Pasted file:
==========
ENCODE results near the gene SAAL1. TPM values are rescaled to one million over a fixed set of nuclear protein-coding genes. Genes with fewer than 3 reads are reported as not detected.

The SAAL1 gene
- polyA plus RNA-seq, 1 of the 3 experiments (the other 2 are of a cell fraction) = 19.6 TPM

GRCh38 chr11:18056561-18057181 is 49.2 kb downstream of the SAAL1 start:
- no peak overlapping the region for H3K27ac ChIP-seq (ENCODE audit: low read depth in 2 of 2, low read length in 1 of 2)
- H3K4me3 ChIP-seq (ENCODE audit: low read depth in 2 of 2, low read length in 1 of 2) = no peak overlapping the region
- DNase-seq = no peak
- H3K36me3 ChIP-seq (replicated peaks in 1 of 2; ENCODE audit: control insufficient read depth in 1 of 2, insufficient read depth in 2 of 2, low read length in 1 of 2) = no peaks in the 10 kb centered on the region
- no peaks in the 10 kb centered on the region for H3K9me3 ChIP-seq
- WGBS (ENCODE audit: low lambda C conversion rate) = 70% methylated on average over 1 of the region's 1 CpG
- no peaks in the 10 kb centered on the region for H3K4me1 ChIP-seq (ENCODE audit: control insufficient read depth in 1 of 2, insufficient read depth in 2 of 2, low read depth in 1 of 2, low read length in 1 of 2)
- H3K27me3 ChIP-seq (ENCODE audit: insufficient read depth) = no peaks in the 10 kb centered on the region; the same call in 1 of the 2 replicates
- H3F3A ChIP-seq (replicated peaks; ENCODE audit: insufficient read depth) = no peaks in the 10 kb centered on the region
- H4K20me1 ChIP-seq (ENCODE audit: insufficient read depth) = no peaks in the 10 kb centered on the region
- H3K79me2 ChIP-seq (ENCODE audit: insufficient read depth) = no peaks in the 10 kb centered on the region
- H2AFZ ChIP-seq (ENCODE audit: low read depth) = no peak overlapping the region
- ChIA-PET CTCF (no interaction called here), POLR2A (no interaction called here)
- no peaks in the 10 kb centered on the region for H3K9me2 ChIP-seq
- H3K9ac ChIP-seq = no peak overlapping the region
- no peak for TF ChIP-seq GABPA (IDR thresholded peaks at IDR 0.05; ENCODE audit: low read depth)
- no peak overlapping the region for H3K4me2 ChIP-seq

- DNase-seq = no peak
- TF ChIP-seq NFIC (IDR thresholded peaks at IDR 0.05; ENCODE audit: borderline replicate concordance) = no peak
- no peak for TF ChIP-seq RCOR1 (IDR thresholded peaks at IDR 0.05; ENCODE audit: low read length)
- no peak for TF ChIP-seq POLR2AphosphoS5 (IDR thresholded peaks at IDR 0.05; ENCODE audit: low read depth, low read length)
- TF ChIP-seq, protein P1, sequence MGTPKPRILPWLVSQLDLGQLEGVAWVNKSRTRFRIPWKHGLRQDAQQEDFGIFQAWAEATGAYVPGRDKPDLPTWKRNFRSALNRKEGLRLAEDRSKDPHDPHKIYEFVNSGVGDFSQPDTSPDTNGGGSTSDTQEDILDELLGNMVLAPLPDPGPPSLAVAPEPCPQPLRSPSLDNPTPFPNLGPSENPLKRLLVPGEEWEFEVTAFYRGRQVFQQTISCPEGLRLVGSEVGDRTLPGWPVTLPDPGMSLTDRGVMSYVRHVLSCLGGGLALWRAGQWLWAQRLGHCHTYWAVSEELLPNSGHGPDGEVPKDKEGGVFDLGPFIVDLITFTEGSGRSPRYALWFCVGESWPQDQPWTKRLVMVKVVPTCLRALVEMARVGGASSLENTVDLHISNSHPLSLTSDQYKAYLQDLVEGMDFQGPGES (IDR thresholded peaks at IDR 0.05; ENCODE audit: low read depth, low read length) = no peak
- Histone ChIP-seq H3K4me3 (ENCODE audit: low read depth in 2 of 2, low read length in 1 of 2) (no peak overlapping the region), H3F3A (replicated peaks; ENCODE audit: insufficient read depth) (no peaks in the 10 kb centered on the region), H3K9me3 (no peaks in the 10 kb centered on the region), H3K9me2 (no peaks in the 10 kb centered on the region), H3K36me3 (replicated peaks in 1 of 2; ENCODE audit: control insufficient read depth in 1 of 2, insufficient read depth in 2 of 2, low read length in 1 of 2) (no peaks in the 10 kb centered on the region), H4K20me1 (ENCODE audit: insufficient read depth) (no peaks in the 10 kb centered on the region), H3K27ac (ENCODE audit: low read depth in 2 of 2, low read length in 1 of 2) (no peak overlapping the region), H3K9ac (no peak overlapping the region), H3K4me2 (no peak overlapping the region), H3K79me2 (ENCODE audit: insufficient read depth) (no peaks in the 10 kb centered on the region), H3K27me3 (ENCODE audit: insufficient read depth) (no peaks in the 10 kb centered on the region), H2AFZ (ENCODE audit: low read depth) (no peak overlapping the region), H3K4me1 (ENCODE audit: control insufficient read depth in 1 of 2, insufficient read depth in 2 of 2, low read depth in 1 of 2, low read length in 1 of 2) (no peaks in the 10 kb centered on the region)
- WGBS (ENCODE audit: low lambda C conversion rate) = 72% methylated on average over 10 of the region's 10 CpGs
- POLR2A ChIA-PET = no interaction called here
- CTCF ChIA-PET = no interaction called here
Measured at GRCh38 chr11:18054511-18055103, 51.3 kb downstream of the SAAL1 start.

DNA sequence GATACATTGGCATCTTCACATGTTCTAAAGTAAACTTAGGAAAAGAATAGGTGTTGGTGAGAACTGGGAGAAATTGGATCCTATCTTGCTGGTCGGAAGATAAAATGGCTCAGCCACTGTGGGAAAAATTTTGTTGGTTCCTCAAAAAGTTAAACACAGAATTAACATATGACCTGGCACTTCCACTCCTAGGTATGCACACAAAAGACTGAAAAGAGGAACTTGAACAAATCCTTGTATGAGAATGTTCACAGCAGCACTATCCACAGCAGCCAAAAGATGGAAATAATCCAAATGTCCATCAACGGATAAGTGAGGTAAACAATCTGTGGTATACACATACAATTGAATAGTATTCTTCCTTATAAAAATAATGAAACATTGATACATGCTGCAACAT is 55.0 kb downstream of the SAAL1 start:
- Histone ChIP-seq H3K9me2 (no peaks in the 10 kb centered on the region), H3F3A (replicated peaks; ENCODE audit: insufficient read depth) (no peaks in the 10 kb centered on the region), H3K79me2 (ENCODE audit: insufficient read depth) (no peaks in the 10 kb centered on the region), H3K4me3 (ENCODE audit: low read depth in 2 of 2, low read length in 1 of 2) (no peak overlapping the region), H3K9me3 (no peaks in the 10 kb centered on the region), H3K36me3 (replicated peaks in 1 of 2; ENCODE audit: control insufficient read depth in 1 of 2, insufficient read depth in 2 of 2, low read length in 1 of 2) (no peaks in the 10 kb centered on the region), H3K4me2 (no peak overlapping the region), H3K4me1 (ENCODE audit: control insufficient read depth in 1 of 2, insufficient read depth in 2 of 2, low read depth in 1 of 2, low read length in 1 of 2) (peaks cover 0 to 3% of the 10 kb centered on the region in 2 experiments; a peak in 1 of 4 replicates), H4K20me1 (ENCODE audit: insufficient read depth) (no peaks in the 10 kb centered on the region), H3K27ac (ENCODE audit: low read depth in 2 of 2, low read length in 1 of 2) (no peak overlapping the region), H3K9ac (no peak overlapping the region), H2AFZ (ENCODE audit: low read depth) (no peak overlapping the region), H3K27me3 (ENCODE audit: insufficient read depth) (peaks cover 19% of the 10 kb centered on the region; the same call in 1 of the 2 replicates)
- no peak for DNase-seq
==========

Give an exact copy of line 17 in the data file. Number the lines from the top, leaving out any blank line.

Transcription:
- ChIA-PET CTCF (no interaction called here), POLR2A (no interaction called here)